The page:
Smile so you look like a winner. Talk about what Labour will do when the party is re-elected. And don't worry about the polls.
So ran the advice from Labour's hierarchy to delegates during a closed-door strategy session at the party's weekend congress.
There was nothing phoney about the smiles on the faces of Helen Clark and Michael Cullen as congress proceedings wound up yesterday afternoon, however.
Having spent the weekend scaremongering about National's intentions in government, the Labour leadership could not believe its luck that John Key would go on TVNZ's Agenda programme and talk about National not selling state assets "in its first term".
Key's attempt to get privatisation off the election agenda only led to the obvious question: did that mean National would run a privatisation policy if it won a second term?
You can bet your life Labour will try to make it mean that. National's leader did go on to say that if his party did want to sell state-owned businesses in its second term, it would first seek a mandate to do so at the 2011 election. But that was a bit like Don Brash saying National would only remove the ban on nuclear-powered warships if it got public approval through a referendum.
Such talk keeps the issue alive. To kill the the privatisation bogey, Key could have used the "we have no plans to do such-and-such" line. Instead, he gave Labour fresh ammunition in its bid to break out of what Cullen calls the "Beach Cricket Syndrome". In beach cricket, everyone gets a turn at bat. Cullen means the electorate wants a change of government because it thinks it is time for one.
The double-digit gap between National and Labour in the polls cannot be explained away so easily. But Cullen is right in one respect. Voters have in part switched off Labour because they think it is doomed to defeat. Because they think that, the major parties' poll ratings are largely static. And because they're static, people think Labour is doomed.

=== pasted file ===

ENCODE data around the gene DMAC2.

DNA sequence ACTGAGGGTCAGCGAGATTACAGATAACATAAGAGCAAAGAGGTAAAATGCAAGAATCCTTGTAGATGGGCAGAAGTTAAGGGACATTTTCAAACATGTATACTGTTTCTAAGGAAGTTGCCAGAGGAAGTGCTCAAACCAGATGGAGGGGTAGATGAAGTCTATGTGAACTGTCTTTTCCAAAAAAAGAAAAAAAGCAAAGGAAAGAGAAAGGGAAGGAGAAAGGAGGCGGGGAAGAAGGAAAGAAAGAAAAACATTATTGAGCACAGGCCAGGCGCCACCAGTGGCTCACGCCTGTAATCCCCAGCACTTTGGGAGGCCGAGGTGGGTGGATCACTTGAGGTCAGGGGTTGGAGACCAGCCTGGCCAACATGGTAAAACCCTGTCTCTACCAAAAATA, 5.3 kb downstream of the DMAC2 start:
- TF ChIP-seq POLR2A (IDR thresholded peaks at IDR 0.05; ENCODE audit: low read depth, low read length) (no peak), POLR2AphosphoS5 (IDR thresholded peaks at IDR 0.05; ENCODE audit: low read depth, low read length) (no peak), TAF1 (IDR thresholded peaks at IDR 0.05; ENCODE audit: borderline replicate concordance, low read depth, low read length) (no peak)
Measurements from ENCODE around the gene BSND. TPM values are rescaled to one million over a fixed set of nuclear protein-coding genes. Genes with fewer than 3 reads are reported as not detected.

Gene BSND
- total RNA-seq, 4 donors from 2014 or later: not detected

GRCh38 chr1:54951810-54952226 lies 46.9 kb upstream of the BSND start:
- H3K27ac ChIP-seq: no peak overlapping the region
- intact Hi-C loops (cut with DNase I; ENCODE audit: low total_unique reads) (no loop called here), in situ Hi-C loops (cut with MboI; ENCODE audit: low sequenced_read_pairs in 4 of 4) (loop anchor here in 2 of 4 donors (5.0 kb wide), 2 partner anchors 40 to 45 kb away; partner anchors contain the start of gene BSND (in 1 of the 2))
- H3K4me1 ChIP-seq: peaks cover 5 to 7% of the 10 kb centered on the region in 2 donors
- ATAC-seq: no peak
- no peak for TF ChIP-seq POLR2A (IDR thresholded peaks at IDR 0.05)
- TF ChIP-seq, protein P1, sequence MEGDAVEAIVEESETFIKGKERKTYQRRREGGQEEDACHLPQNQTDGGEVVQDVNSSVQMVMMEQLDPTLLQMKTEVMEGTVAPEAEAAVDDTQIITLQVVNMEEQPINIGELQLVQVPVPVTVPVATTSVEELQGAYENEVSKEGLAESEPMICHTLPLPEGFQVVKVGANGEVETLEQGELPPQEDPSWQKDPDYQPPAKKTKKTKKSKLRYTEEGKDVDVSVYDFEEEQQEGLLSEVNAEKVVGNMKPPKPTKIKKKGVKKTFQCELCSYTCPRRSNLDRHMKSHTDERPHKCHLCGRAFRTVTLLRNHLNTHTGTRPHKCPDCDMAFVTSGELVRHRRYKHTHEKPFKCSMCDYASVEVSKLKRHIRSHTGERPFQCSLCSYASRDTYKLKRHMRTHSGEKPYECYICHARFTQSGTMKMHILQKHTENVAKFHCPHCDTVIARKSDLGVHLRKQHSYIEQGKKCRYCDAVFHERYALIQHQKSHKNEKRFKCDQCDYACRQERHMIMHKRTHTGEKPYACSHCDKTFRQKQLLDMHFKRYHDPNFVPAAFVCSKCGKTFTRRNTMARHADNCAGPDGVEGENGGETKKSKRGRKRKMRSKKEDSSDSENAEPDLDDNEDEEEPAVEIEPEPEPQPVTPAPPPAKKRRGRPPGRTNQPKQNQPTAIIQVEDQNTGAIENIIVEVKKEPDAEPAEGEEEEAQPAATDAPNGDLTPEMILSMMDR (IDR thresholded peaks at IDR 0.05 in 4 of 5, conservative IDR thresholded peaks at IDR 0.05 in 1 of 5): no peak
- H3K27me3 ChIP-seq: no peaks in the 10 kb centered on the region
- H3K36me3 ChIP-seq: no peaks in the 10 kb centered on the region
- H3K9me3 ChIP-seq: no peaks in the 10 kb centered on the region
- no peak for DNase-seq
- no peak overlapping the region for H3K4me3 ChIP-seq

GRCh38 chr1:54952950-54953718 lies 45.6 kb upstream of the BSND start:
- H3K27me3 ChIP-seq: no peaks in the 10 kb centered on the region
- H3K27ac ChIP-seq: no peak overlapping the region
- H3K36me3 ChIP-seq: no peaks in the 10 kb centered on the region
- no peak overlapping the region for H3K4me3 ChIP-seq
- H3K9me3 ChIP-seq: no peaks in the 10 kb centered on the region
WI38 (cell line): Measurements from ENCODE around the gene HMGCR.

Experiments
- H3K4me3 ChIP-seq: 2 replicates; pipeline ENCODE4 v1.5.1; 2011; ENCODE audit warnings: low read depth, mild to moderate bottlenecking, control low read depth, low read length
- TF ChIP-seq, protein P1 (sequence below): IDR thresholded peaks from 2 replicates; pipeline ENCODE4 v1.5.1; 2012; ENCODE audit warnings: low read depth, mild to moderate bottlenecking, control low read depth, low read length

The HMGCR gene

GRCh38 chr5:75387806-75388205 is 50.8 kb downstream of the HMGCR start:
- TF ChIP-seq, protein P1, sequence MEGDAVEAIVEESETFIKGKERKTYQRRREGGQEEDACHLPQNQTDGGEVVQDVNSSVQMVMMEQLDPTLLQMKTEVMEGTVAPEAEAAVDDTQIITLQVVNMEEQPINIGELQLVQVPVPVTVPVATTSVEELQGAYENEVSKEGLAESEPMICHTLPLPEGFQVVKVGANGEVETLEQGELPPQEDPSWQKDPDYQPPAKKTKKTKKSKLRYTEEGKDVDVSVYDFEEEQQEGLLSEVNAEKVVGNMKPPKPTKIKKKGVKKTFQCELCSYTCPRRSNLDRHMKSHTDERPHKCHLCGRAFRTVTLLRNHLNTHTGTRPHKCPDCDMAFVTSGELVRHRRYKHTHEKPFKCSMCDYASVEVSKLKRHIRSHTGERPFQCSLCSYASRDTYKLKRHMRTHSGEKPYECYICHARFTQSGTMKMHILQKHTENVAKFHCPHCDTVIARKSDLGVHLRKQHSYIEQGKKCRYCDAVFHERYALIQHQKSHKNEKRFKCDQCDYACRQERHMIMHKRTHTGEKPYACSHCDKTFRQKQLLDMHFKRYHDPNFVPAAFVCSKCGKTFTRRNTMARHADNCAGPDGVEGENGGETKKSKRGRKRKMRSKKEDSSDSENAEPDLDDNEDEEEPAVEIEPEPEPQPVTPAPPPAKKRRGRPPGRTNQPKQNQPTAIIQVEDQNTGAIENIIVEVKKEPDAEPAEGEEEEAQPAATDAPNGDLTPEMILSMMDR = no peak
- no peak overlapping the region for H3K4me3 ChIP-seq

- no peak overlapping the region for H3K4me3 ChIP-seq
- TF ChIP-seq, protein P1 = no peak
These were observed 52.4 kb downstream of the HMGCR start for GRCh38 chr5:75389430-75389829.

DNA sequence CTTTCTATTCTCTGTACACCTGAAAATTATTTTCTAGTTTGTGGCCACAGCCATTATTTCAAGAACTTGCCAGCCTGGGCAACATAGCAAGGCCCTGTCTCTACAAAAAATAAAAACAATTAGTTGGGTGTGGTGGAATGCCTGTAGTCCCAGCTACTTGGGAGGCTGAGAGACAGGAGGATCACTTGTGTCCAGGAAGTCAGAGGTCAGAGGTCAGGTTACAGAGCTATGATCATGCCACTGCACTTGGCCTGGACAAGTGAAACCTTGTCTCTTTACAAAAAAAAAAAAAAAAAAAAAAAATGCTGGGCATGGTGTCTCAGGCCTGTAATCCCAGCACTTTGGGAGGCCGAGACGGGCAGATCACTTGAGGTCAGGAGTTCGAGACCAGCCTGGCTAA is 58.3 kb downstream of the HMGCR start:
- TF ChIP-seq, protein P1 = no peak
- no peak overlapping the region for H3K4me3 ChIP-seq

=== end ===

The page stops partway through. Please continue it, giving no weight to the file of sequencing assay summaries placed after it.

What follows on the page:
Just how Labour busts this self-perpetuating loop was the big question hanging over the congress. Labour's election strategy is based on the belief it holds the advantage on leadership and that it has a proven track record of delivering on its promises.
It has rolled out fresh policy initiatives in order to take ownership of the "big issues", such as superannuation, climate change, infrastructure development and national identity. The repeated catch-cry at congress sessions is that Labour has "a plan for the future" and, by implication, National does not.
However, should the polls not budge, there were enough hints from the congress to suggest Labour reserves the option of running a far more negative "attack" campaign in order to frighten the wits out of what are termed "soft" National voters.
Labour accepts it is fighting against a strong public desire for a change of management, but it is sure the electorate does not want a change in direction. Labour therefore has to convince floating voters that a change of management will mean a change of direction.
That job is made considerably easier when National's leader offers a helping hand.